An unsettled quality floats over the works in this program like an early morning mist, formed by enigma, mystery, irreconcilable elements and bald contradiction. This is not by chance. Many of the films were first seen in the Experiments in Cinema Festival programmed by Bryan Konefsky, a man who favors a cinema that resists interpretation while remaining evocative and deeply stirring. The filmmakers in this program work at the boundaries between the affective qualities of the image and the descriptive qualities of the word, forging combinations that confound and illuminate in equal measure. The boundaries are redrawn.
All of the works featured in this program are discussed in the current issue of the Millennium Film Journal.
PiRâMidas depicts an uninterrupted train ride, in which the camera changes its angle by 90º in specific intervals to form a rectangular spiral. Each segment reduces length by one frame (from 120 frames counting down to zero). The turning point, frame no. 7261, is where the system switches direction, running in reverse. This midpoint, the absolute center in time, corresponds to the vanishing point of the train tracks as the absolute center in space.
A pink sky frames silhouetted figures staring out of a threatening modernist building, while leaves shudder on dark trees. A crime scene? "Here East" is the name of a recent London business development owned and financed by international conglomerates, a glass geometry dedicated to technology startups. Shirts hang in windows like omens as darkness is falling —permanent darkness? Where are we? Why are we here? What has gone wrong?
Grella remembers coming upon yellow ribbons hanging from a fence around Marble Collegiate Church on 5th Ave. Recognizing an alphabetical order, Grella eventually found the name of his brother, Devin, who was killed in Iraq at 21. Hand-drawn animations of a walk in Madison Square Park and images from the war, a thoughtful and personal voiceover and finally, the last recording of his brother's voice, add up to a story that is hard to tell.
Pitch Black consists of deliberately composed images rhythmically edited, a narrator insisting that it must be done perfectly without revealing what "it" is. The Shadow of Death hangs over the proceedings, a dark film. At its center is an undisclosed subject, painfully significant to the filmmaker but withheld from the viewer—"it" is felt, rather than known.
Aglaia Konrad's ekphrastic short is set in the hilly Sicilian landscape near Gibellina, a little town that was completely destroyed by an earthquake in 1968. In the 1980s, Italian artist Alberto Burri poured concrete over the entire site. Known as The Great Cretto (or Cretto di Gibellina), Burri's site-specific work pays homage to the victims of the disaster with a constellation of white concrete fractures on the ground.
The music is vaguely familiar classical Pops, each piece matched by a scene set in pastoral Russia. The subject of this film is neither stereo technology, the musical excerpts, nor the tiny narratives of each segment, but another indescribable, uniquely cinematic expressivity that emerges from the combination.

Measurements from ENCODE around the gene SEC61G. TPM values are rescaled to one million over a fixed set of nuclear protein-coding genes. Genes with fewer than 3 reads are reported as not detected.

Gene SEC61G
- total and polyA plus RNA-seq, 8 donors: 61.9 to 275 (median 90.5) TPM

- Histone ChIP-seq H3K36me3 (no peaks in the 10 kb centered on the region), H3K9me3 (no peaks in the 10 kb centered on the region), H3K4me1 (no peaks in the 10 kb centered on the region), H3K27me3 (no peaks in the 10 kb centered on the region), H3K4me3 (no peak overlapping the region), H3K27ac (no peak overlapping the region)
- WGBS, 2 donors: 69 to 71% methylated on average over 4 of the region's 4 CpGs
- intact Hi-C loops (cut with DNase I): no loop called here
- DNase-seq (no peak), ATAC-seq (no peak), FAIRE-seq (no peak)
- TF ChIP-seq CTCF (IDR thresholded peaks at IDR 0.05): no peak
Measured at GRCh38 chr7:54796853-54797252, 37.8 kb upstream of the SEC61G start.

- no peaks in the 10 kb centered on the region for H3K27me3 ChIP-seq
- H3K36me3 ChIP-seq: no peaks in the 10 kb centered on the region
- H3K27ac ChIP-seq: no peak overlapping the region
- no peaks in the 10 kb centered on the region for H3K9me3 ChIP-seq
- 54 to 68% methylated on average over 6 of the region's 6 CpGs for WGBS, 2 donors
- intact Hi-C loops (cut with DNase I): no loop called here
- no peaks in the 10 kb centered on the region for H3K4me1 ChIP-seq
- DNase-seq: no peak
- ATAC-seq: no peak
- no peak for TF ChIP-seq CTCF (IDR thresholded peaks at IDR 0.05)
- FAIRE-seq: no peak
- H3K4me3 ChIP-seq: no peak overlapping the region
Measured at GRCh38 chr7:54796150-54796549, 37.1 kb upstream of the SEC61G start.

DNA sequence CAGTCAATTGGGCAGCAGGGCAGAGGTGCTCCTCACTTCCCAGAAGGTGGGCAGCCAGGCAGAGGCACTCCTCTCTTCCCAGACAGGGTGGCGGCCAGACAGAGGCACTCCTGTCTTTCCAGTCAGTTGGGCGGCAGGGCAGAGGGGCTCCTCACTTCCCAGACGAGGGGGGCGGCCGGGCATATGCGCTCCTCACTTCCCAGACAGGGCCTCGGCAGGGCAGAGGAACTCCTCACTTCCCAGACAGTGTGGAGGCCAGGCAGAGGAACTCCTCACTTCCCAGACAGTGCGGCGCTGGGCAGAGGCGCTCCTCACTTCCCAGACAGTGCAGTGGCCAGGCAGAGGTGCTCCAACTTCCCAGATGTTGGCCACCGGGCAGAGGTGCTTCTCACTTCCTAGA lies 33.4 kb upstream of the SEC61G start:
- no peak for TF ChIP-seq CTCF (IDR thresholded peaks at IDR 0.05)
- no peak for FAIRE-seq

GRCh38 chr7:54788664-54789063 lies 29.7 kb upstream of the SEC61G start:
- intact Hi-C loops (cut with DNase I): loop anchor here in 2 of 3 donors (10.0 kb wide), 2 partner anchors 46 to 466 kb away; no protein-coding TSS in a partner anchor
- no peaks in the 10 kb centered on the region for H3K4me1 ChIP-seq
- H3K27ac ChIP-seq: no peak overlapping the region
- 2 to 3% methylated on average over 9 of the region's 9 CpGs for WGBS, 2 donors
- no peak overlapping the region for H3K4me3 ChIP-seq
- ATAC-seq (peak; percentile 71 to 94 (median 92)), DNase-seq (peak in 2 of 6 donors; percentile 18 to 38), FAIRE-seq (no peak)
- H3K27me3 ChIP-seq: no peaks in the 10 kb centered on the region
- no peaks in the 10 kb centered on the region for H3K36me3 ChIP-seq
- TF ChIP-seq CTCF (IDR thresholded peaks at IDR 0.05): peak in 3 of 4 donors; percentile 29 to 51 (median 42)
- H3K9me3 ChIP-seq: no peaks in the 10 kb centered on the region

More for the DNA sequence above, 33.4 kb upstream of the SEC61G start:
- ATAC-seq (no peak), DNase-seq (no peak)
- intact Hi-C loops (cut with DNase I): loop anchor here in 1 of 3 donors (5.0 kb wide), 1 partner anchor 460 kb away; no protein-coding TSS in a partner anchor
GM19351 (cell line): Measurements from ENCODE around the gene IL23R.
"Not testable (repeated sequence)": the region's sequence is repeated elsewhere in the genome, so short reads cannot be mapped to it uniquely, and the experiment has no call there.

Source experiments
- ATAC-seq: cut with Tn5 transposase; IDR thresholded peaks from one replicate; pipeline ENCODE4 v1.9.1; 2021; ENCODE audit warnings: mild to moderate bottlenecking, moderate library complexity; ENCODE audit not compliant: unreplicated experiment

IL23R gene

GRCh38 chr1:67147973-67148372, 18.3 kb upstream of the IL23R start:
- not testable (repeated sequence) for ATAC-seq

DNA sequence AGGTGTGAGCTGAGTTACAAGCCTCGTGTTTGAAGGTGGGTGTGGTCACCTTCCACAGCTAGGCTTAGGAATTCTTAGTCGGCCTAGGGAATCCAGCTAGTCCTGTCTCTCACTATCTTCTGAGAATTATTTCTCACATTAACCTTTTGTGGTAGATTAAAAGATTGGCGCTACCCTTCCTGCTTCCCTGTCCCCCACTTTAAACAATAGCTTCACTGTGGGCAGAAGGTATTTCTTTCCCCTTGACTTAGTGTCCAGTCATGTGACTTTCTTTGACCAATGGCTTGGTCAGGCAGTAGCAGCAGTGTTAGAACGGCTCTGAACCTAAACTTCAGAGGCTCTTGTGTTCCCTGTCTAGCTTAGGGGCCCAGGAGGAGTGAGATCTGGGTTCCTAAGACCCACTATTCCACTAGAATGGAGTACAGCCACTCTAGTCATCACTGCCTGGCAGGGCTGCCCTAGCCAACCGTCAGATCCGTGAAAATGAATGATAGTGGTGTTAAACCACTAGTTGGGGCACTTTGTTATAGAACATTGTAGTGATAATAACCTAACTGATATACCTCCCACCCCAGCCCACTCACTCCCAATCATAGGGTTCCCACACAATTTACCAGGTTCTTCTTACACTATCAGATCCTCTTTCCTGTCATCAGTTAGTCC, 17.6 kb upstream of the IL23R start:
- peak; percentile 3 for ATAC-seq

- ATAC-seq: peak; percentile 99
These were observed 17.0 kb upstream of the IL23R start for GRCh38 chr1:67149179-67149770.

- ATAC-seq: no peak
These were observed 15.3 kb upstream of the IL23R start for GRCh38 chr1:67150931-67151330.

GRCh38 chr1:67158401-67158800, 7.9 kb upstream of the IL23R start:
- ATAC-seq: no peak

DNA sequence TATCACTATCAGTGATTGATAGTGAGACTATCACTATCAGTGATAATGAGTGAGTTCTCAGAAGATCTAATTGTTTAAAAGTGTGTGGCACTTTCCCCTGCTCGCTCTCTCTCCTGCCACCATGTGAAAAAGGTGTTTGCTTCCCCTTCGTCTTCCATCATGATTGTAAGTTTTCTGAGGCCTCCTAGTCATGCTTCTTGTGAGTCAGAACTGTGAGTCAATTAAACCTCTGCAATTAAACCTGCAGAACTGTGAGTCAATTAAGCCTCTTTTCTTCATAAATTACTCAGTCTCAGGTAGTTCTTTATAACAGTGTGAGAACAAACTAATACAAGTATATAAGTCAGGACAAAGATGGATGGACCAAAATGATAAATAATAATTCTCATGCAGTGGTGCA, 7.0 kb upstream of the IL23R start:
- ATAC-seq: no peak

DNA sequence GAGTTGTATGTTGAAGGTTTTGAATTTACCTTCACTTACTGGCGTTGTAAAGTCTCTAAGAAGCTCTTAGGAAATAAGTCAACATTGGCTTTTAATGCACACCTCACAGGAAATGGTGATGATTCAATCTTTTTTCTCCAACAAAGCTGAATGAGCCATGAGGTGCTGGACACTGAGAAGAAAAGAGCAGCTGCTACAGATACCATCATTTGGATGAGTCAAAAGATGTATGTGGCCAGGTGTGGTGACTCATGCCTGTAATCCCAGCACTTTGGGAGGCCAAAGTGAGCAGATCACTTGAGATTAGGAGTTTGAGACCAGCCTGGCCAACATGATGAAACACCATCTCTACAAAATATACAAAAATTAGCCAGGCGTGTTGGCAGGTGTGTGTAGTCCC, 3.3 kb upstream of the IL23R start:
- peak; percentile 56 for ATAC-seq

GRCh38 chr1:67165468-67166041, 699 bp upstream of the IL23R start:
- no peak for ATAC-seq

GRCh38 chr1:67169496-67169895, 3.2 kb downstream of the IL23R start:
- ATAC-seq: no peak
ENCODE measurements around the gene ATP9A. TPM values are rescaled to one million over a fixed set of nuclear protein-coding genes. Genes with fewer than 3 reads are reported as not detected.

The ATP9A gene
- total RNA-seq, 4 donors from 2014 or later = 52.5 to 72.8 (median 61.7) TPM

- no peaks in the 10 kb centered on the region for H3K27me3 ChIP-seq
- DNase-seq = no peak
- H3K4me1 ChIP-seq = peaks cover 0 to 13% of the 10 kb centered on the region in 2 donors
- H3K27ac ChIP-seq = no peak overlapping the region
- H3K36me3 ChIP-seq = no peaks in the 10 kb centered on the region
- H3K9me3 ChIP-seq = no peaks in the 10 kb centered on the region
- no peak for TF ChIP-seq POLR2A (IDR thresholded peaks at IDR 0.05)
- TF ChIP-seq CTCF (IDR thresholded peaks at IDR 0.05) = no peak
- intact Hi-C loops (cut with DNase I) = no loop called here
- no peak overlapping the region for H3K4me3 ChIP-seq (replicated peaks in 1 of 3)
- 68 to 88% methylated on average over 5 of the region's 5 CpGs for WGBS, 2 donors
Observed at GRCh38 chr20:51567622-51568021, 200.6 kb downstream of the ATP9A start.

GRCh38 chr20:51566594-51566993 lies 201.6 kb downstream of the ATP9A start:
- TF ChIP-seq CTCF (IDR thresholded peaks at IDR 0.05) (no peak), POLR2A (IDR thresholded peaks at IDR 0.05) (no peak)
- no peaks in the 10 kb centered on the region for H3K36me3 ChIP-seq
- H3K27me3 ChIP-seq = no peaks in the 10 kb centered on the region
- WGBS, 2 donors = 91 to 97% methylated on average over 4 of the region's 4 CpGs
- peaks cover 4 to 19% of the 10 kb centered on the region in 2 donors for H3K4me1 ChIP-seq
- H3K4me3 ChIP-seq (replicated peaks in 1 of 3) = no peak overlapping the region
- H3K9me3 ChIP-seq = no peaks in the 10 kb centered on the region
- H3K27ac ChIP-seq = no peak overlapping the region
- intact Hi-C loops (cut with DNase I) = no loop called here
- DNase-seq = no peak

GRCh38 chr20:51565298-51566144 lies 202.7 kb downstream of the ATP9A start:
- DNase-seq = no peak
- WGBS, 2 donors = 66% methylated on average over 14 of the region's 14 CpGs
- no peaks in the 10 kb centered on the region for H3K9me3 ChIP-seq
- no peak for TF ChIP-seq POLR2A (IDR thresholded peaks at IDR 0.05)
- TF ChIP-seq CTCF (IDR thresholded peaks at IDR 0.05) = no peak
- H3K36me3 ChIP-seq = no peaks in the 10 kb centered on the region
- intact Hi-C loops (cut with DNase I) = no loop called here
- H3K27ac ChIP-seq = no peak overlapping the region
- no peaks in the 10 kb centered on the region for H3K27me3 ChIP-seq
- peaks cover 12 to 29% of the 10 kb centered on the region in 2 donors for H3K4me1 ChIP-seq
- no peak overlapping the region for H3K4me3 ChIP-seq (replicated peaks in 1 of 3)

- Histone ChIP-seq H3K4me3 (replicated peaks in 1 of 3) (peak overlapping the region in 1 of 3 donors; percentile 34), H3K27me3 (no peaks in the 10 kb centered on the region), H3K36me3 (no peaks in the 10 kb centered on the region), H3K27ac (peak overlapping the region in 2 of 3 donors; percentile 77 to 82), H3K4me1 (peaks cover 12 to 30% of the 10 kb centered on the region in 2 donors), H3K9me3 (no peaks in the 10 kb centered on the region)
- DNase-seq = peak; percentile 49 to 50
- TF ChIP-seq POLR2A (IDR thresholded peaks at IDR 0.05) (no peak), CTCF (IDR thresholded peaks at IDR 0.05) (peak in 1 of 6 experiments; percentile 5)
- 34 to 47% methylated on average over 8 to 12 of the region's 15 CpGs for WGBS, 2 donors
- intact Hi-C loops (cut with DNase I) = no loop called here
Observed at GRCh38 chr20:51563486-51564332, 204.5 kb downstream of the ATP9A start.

Clouds of steam billowing from iconic red and white striped chimneys, softened lights of Times Square, shadows of passersby against shop windows, all with gorgeous bokeh, encourage the viewer to project his or her own desires and fantasies onto the screen, drifting into a semi-dream state, no penalty for drifting attention. Sight Unseen, appropriately titled, is a liberation from the demands of following a narrative or extracting a meaning.
Just two shots. One shows a scruffy young man tenderly holding a lamb, a very white lamb, in his arms. An extended low register moan escapes from the creature's mouth. A dreadful sound. At last, the boy/lamb image is replaced by a slow zoom, a long stare at a single image—an icon of photographic history, the controversial 1855 photograph taken by Roger Fenton during the Crimean War. A deceptively complex interplay of art, artifice, and history undergirds Ubovic's unresolvable intentions, loading the film's two shots with an overdetermined expressive power.
Minispectacles documents a program to teach recent African refugees in Finland to prepare a regional favorite dish, Karelian Pies. The program at once welcomes the refugees, passes on a skill appropriate for their new home, and begins to integrate them into a foreign culture. Throughout the proceedings, a commentator relentlessly reports what is seen and heard, including technical elements like sound effects, intentional blank screens, and title cards. But the excessive narration intentionally avoids the political dimension of the film's subject matter—one has to read the end credits diligently to understand the underlying stakes of this apparently simple, elegant film.
Acknowledgements: NYSCA, Millennium Film Workshop, a 50X50 screening